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Beginner Ball Workout for Balance, Stability and Strength

Beginner Ball Workout for Balance, Stability and Strength

By Paige Waehner
Updated July 15, 2016

Do you want to work on your balance and core strength without crazy, killer exercises? This workout is for you, showing simple exercises for balance, stability, and strength using an exercise ball. If you’re new to the exercise ball, this is a great place to start. The exercises help your body get familiar with the unstable surface, allowing you to build a strong core while gently working your entire body. If you need to, sit next to a wall or hold onto a chair for balance.


Check with your doctor if you have any injuries or medical conditions.

Equipment Needed

An exercise ball

How To

Warm up with 5-10 minutes of cardio
Beginners: Perform 1 set of each exercise
Intermediate/Advanced: Perform 1-3 sets of each exercise, resting briefly in between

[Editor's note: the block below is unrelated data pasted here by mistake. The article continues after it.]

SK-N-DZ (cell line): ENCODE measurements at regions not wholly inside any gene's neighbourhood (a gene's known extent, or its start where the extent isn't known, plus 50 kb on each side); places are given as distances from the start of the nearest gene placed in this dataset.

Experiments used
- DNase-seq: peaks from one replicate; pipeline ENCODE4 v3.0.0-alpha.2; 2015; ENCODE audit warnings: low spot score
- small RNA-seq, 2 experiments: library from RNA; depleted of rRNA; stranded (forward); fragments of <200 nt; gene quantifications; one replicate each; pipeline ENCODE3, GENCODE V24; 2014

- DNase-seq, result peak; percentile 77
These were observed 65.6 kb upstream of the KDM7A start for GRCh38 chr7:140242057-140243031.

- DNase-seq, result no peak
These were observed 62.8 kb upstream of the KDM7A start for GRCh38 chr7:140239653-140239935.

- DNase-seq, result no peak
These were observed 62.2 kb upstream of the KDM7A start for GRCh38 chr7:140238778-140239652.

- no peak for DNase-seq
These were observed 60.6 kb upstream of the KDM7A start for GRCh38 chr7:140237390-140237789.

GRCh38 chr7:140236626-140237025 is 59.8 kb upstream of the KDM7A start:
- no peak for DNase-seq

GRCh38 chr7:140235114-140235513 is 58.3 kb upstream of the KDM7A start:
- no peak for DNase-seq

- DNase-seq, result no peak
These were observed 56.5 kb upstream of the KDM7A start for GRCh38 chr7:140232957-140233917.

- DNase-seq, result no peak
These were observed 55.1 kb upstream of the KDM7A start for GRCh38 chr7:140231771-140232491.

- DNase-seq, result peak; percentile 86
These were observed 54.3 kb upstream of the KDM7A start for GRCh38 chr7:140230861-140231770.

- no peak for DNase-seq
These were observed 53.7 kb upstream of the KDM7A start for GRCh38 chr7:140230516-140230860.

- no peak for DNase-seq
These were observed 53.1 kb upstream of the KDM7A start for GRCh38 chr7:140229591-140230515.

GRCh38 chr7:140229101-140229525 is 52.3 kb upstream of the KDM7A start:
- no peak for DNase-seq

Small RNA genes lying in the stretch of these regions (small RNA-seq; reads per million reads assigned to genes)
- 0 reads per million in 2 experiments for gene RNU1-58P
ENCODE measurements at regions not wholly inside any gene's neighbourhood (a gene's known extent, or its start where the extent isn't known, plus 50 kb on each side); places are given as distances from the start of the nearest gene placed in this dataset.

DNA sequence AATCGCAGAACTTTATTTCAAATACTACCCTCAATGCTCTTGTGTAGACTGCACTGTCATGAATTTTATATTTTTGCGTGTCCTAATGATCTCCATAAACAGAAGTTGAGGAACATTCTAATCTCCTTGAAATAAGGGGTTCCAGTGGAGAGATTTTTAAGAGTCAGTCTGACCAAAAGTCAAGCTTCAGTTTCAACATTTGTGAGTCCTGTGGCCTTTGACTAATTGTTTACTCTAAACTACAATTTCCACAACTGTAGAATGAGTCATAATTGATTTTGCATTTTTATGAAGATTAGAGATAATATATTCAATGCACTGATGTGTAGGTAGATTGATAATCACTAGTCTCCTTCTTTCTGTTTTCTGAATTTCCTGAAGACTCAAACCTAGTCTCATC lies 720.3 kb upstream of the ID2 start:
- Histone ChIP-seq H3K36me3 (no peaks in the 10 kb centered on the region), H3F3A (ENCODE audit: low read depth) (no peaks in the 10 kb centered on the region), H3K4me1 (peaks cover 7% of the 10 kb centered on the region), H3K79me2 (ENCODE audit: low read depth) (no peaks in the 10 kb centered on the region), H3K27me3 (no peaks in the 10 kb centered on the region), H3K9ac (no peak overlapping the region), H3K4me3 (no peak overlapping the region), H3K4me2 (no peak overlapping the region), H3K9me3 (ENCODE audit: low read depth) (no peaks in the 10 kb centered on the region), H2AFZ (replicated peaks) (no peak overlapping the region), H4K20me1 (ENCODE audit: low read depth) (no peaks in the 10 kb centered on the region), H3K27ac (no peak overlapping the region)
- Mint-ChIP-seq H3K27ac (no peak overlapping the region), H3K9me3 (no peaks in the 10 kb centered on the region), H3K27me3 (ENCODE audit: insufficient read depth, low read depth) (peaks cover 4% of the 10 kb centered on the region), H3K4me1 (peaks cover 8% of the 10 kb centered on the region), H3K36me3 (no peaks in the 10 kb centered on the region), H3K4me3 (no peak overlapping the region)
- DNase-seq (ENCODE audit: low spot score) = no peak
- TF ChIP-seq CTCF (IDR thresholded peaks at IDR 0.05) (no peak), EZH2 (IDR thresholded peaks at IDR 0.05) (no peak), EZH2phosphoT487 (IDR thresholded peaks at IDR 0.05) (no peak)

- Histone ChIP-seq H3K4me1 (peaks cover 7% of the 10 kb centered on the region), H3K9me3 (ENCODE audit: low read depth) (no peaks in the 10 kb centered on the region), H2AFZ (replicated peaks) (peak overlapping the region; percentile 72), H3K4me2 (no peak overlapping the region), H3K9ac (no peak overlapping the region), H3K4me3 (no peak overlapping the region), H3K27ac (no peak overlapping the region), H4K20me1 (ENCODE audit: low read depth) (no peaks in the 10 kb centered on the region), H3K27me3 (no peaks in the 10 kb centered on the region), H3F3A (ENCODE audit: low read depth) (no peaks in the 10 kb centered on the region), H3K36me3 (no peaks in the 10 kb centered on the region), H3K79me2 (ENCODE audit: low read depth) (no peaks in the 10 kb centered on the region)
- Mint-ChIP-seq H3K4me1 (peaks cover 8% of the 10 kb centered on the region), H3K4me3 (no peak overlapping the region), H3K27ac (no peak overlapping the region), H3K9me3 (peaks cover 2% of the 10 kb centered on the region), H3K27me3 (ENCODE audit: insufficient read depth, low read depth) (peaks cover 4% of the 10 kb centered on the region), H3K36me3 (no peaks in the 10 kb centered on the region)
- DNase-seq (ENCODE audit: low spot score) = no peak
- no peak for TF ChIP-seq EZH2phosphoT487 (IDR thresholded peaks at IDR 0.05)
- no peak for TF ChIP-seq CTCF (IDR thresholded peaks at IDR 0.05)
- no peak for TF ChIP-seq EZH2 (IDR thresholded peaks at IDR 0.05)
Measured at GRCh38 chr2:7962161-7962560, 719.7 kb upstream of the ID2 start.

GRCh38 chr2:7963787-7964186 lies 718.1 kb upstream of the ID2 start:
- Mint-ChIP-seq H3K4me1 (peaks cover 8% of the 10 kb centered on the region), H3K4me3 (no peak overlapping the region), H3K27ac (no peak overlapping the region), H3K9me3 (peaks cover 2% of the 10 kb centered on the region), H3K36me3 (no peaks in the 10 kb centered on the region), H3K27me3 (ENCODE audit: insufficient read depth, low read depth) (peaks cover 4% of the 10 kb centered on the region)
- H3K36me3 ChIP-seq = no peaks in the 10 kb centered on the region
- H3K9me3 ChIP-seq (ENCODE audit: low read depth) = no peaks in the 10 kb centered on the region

Hold onto a wall for balance if you need to and use a sticky mat or shoes with good traction to avoid slipping
Learn more about Choosing and Using an Exercise Ball.

1 Ball Circles


Ball circles are a great way to warm up the abs, lower back, and the hips. The key to this move is to engage the abs as you roll forward and focus on the lower back as you roll back. Keeping the hands behind the head allows you to focus on good posture and balance.

  1. Sit on the ball and place the hands on the ball for balance or behind your head (more difficult).
  2. Slowly begin to roll the hips in a circle towards the right, making small circles and then, as you get comfortable, larger circles.